Wildflower landscapes offer crucial habitat to many animals, including insects such as bees, butterflies and beetles. Different flowers bloom at different times, providing a food source throughout the year.
An increasingly scarce resource
Honeybees, bumblebees and solitary bees collect nectar (carbohydrate) and pollen (protein) from flowers to use as food. Changes in land management mean that wildflower landscapes are dwindling across the UK – and therefore so is the food they offer to bees and other insects.
Honeybees have much larger colonies than bumblebees, and might start to compete with wild bees for food. Nynke’s research aims to understand how honeybees and wild bees share landscapes. This will help inform landscape management strategies.
Bees collect nectar (carbohydrate) and pollen (protein) from flowers.
Experiments in fields around Cambridge will identify the flowers visited by different types of bees. One experiment involves measuring how far different species of bees fly from their nests. Another uses microcopy and DNA analysis to identify the pollen which the bees bring back to their colonies. Together, these reveal the flowers visited by different bee species.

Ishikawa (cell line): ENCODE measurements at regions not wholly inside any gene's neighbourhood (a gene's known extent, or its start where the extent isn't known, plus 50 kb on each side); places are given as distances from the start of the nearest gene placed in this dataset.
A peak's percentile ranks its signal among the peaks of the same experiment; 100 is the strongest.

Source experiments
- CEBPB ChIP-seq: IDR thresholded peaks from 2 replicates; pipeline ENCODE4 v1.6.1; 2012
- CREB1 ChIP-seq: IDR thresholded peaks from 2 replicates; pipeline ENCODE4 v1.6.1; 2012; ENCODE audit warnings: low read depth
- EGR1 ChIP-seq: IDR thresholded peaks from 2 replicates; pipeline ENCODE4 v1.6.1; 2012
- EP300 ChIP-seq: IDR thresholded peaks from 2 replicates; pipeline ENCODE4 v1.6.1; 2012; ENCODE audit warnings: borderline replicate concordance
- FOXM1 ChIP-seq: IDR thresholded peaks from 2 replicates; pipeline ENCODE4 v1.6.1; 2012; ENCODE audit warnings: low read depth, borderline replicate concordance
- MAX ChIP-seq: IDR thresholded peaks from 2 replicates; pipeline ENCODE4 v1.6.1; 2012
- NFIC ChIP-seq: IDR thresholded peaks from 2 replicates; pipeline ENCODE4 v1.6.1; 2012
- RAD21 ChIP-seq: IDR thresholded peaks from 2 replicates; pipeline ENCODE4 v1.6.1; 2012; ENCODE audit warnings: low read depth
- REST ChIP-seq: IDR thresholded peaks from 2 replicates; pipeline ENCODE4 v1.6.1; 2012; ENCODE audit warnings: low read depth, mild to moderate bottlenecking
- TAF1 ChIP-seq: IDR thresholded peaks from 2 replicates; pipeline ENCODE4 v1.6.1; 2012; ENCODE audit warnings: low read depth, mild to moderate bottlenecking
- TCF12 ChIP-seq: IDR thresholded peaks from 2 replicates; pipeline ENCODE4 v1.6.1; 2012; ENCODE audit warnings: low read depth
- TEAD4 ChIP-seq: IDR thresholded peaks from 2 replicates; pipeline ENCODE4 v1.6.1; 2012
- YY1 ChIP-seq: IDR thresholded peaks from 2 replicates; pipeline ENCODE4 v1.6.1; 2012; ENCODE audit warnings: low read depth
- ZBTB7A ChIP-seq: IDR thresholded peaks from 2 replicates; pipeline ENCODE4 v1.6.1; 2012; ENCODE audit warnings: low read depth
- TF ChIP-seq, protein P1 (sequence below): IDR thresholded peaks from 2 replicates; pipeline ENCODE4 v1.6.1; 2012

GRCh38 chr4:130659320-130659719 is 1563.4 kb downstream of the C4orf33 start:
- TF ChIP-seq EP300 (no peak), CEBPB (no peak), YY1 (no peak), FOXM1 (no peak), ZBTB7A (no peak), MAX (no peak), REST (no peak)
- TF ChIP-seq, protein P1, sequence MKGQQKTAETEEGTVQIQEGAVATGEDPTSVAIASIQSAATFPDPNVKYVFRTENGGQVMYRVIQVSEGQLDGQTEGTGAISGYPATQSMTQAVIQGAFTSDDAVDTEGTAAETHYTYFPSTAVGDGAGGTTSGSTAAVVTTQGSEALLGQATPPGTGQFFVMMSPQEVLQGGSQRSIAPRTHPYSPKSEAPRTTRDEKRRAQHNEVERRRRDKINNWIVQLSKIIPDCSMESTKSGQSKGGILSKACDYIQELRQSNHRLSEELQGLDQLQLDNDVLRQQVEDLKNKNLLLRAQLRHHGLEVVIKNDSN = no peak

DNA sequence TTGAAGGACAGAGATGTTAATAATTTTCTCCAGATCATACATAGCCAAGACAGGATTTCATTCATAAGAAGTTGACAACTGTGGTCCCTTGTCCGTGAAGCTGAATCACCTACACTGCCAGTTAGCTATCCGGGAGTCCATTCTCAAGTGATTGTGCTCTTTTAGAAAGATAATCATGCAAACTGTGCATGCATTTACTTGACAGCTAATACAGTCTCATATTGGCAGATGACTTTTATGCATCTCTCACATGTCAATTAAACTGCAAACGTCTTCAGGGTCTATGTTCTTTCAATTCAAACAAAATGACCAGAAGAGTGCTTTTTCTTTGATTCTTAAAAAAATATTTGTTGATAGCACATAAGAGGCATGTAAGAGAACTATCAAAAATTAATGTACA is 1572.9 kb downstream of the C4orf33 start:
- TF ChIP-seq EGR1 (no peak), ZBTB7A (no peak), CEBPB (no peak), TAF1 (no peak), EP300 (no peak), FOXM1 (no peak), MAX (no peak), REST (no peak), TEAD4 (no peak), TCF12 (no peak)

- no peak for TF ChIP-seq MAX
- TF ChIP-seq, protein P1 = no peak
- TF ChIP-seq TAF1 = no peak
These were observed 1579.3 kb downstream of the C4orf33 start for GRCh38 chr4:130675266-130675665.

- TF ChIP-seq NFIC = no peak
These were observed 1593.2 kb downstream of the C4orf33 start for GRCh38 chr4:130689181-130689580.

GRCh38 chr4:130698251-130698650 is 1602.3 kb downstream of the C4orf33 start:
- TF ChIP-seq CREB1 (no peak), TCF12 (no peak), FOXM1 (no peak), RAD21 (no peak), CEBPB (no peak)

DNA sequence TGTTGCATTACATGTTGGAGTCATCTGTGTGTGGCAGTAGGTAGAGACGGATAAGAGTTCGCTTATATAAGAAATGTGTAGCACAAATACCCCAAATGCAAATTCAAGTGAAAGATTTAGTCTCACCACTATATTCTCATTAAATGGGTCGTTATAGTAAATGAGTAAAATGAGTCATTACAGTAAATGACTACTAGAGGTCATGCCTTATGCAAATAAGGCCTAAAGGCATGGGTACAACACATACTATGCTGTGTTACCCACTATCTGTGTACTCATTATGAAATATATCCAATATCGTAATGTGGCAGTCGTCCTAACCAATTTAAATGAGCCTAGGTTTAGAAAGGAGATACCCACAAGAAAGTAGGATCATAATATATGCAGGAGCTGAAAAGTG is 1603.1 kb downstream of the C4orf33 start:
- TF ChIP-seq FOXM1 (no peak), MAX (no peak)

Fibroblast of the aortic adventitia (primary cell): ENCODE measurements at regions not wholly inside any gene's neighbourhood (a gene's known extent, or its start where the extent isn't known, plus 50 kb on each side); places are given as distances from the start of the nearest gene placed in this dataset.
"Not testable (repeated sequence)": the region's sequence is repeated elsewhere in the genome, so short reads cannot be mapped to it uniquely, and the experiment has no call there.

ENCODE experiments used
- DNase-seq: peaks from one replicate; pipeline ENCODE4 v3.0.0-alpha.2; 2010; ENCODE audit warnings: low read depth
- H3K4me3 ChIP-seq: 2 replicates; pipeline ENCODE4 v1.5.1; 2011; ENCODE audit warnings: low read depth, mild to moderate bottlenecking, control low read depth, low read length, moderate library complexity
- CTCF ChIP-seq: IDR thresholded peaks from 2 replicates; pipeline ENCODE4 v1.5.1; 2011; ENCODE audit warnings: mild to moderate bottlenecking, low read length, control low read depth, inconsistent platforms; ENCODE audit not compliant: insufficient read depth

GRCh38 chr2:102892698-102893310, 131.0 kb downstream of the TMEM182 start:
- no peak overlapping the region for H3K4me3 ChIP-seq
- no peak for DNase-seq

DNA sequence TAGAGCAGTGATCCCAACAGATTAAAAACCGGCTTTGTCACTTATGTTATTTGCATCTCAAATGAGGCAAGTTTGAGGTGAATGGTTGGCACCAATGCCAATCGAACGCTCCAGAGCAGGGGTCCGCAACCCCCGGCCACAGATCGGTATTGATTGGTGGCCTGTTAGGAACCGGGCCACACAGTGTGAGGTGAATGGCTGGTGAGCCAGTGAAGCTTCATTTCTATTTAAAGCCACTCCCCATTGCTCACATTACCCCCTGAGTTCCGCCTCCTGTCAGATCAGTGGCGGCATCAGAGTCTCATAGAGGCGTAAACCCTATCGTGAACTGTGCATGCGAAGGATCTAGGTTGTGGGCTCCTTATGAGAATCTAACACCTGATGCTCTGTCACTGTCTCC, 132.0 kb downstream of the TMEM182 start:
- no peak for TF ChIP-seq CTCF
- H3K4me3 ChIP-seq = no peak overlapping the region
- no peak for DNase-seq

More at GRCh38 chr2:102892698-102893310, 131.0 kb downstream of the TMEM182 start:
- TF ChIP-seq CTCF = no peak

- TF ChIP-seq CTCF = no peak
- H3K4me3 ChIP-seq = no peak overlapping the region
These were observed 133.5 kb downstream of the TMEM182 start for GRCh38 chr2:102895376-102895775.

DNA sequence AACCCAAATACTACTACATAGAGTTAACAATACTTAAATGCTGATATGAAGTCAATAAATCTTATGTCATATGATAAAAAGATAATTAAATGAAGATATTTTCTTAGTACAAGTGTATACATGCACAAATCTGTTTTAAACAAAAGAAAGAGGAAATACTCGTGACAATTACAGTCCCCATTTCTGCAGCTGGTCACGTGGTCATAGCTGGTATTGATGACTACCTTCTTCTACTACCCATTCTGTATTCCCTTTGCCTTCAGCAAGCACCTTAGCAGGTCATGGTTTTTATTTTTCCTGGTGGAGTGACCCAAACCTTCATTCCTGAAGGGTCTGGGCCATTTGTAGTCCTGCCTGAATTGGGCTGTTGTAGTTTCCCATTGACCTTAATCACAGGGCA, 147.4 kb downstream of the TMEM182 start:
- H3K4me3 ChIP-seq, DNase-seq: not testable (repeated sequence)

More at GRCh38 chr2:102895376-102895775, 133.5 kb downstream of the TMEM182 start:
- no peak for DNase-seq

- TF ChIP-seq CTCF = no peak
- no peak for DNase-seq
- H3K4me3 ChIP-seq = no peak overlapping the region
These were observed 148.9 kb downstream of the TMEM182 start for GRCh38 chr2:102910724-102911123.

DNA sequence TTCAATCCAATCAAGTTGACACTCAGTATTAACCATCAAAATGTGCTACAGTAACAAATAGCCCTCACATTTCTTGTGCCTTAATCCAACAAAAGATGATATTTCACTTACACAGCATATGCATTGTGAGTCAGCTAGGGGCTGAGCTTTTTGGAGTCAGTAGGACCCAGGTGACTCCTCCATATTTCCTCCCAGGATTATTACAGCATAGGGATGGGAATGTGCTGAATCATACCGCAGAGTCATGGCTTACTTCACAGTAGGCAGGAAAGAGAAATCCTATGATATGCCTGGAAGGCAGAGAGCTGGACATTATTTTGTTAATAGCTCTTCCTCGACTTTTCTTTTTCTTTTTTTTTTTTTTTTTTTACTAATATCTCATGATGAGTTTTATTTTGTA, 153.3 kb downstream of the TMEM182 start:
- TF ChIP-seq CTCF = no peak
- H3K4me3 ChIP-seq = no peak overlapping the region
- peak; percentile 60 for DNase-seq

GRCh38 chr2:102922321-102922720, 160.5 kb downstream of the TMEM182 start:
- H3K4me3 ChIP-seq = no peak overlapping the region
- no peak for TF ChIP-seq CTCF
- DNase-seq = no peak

Nynke Blömer (Department of Zoology)
Since childhood, Nynke has been fascinated by insects. After learning how to keep honeybees in her family apiary as a teenager, her eyes were opened to all pollinators. Now, she works on pollinator conservation. In the lab, she rears buff-tailed bumblebees caught from the wild, then uses them in field experiments. She tracks their nest development using sensors that measure colony weight, temperature and sound.